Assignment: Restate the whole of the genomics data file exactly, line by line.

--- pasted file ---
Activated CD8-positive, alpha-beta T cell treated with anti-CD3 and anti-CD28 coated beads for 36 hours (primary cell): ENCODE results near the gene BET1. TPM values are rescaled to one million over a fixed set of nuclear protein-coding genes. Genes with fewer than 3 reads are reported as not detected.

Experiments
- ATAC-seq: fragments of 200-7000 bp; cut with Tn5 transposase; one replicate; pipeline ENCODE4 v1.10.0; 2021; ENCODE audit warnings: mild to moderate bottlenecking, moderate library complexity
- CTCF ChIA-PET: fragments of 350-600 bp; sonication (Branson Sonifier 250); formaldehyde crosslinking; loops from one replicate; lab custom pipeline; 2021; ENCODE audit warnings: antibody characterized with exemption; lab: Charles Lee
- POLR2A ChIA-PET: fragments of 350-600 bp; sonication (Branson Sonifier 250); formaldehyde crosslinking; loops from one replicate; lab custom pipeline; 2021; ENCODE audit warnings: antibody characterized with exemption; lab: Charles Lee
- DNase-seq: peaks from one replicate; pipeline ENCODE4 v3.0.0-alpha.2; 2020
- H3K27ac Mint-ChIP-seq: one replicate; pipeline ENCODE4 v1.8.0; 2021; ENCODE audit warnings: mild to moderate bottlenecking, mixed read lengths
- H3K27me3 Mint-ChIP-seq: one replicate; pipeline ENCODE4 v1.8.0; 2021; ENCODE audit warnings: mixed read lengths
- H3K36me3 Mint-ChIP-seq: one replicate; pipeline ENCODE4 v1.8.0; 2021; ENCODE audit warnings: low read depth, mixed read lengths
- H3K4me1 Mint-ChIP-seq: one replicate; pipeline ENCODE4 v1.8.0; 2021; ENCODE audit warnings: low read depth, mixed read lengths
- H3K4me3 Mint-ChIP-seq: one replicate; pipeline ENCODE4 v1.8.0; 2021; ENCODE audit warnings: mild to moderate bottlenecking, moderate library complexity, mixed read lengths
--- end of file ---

Activated CD8-positive, alpha-beta T cell treated with anti-CD3 and anti-CD28 coated beads for 36 hours (primary cell): ENCODE results near the gene BET1. TPM values are rescaled to one million over a fixed set of nuclear protein-coding genes. Genes with fewer than 3 reads are reported as not detected.

Experiments
- ATAC-seq: fragments of 200-7000 bp; cut with Tn5 transposase; one replicate; pipeline ENCODE4 v1.10.0; 2021; ENCODE audit warnings: mild to moderate bottlenecking, moderate library complexity
- CTCF ChIA-PET: fragments of 350-600 bp; sonication (Branson Sonifier 250); formaldehyde crosslinking; loops from one replicate; lab custom pipeline; 2021; ENCODE audit warnings: antibody characterized with exemption; lab: Charles Lee
- POLR2A ChIA-PET: fragments of 350-600 bp; sonication (Branson Sonifier 250); formaldehyde crosslinking; loops from one replicate; lab custom pipeline; 2021; ENCODE audit warnings: antibody characterized with exemption; lab: Charles Lee
- DNase-seq: peaks from one replicate; pipeline ENCODE4 v3.0.0-alpha.2; 2020
- H3K27ac Mint-ChIP-seq: one replicate; pipeline ENCODE4 v1.8.0; 2021; ENCODE audit warnings: mild to moderate bottlenecking, mixed read lengths
- H3K27me3 Mint-ChIP-seq: one replicate; pipeline ENCODE4 v1.8.0; 2021; ENCODE audit warnings: mixed read lengths
- H3K36me3 Mint-ChIP-seq: one replicate; pipeline ENCODE4 v1.8.0; 2021; ENCODE audit warnings: low read depth, mixed read lengths
- H3K4me1 Mint-ChIP-seq: one replicate; pipeline ENCODE4 v1.8.0; 2021; ENCODE audit warnings: low read depth, mixed read lengths
- H3K4me3 Mint-ChIP-seq: one replicate; pipeline ENCODE4 v1.8.0; 2021; ENCODE audit warnings: mild to moderate bottlenecking, moderate library complexity, mixed read lengths